Now, I would like to landscape a tank properly, producing something that is low maintenance but leafy. If it works well, then I'd like to redo one of my tanks that seems to be a wisteria jungle.

    However, I do not have a green thumb. I must be able to read about everything first.

    Can you point me in the right direction?

    Many thanks,
    Maureen
     
  4. Tom Barr

    Tom Barr Founder
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    In many respects, they are similar, but one focuses on the sediment, the other on the water column.
    That is the main difference. I've extended it recently to include sediments + water column dosing.
    Much like all methods listed above. I've never thought that one was better than another really, but wanted to explore the water column more in thepast since so many blamed it for Hell on earth and every problem they had with aquarium plants.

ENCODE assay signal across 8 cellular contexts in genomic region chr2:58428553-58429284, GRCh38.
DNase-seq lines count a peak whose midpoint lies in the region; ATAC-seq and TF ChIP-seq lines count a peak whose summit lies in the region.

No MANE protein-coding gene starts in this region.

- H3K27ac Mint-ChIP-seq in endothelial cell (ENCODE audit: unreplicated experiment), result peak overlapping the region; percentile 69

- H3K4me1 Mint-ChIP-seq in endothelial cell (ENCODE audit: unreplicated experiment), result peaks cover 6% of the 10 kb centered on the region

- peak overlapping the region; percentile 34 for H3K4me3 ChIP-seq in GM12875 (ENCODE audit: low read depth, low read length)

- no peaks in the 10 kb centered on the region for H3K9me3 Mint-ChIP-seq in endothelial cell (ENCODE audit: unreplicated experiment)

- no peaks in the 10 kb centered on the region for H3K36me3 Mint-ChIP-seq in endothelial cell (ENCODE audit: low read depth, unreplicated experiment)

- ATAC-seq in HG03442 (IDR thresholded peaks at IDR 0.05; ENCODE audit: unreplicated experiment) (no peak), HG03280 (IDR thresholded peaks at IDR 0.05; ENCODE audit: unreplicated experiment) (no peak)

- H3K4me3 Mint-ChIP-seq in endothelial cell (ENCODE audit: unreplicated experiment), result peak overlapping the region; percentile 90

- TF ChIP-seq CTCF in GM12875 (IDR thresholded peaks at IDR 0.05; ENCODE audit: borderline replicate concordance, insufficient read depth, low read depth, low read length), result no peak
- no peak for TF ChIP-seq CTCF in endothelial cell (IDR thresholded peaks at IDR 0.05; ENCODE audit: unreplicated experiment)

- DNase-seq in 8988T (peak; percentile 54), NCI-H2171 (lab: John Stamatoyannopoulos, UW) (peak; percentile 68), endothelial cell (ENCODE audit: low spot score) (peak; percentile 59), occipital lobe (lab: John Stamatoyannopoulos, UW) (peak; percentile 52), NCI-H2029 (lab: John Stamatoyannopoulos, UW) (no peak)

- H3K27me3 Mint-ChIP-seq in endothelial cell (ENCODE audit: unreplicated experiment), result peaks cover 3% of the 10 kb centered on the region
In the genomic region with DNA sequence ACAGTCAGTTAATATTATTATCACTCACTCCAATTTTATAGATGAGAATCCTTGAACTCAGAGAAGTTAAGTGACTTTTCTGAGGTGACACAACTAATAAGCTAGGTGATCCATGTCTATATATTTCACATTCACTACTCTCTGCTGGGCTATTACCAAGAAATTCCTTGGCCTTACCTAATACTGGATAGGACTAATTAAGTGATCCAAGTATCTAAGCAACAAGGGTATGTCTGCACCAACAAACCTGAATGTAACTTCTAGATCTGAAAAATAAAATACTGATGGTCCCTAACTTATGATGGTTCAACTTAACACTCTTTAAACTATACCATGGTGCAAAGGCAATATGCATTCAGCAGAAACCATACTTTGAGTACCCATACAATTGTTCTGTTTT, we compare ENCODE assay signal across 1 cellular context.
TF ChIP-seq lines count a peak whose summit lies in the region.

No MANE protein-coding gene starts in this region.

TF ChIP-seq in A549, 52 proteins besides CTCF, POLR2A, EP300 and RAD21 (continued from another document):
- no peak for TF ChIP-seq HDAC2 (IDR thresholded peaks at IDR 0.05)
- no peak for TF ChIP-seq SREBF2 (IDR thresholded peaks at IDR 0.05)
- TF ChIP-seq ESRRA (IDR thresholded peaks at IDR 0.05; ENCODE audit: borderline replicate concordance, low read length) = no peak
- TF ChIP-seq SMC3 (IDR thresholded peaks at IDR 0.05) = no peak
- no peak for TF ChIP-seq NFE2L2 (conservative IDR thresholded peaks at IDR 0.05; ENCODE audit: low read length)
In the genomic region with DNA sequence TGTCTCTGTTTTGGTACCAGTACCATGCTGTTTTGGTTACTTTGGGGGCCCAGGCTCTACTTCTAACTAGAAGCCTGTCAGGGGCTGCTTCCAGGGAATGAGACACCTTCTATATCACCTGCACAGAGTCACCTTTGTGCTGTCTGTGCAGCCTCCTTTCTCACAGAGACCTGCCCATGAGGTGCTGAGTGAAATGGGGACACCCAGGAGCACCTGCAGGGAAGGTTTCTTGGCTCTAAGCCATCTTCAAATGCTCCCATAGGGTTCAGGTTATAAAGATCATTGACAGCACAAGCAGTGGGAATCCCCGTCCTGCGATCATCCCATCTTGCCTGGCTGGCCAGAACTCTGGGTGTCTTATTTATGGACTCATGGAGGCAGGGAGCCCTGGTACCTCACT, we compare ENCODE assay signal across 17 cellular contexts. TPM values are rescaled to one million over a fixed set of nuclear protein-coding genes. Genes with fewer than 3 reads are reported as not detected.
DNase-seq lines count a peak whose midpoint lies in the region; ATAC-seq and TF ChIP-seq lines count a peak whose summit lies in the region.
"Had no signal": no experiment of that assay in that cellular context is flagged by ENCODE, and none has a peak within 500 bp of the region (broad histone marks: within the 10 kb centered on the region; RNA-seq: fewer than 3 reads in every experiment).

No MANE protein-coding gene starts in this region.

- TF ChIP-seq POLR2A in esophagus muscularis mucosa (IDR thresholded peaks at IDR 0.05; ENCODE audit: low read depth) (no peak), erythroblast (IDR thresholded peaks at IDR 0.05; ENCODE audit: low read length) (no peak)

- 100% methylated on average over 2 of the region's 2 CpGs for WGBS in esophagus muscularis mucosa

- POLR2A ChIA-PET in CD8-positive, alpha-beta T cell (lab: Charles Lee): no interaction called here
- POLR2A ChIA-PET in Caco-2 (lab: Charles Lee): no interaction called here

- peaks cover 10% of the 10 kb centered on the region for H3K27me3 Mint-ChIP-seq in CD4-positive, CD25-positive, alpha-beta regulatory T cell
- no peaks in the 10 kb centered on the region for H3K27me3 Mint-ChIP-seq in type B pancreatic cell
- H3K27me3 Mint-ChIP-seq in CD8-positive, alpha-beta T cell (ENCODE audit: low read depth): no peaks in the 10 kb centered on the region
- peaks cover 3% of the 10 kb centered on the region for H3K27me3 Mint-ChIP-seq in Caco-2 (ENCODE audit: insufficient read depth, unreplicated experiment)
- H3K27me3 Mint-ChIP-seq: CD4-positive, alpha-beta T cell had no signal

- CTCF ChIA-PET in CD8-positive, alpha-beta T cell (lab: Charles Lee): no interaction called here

Now that was pout to rest for non CO2 and CO2 enriched system, I can go back with good knowledge of risks and issues(or lack of them).

    Using a long term root source(sediment, whether it's dirt from out back, worm castings, ADA AS or similar brands, adding some Osmocoat etc) and water column dosing offer advantages of both and the remove the trade offs of each, they work synergistically together.

    Most things/methods "work", question is, how can we improve on them and make management easier?

    No book, as of yet........Barr Report monthly(not many the last 1.5 years due to school research demands) newsletters are about 30 deep and have a lot of info, maybe 450 pages of topics. Heavy reading, not coffee table reading.

    Maybe some day, but it'll be out of date rather fast by the time everyone get s a copy.
    Diana's book is good but she also is considering a 2nd edition.
    Many things she'd like to change since 1997!!!!

    Well, you can buy Diana's book, she self published, and you can read the non CO2 method in the EI section of the sub forums.

    Both work well and have similar points.
    We disagree on a few points.
    But much fewer than most.

    Regards,